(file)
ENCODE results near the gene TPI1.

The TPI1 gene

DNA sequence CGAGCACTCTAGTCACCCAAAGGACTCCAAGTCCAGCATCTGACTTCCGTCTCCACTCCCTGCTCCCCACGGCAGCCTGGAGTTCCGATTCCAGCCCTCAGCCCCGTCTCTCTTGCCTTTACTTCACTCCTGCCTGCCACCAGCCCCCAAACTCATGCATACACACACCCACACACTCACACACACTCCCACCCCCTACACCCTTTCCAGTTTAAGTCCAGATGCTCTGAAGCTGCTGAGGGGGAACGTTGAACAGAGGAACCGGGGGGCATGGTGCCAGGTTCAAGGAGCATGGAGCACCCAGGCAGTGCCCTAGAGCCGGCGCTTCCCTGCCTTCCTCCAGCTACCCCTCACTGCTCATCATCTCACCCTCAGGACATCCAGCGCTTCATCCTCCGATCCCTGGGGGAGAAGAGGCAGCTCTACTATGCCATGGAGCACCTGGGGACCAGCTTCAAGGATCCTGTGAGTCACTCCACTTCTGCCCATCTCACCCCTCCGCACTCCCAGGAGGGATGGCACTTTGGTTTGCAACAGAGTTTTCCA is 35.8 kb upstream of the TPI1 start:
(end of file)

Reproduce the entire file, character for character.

ENCODE results near the gene TPI1.

The TPI1 gene

DNA sequence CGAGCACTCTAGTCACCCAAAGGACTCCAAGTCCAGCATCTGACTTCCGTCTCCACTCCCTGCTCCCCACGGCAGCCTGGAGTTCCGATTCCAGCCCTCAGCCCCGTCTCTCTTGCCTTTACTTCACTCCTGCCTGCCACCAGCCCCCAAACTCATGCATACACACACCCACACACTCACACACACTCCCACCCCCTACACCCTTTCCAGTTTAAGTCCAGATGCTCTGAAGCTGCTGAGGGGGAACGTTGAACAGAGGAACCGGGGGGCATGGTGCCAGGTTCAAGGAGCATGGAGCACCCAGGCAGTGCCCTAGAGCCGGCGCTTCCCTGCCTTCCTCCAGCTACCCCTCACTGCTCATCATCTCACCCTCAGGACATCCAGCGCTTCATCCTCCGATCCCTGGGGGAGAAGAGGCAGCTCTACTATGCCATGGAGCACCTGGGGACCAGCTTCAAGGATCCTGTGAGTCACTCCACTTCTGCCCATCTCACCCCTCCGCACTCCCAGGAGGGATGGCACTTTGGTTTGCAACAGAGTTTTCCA is 35.8 kb upstream of the TPI1 start: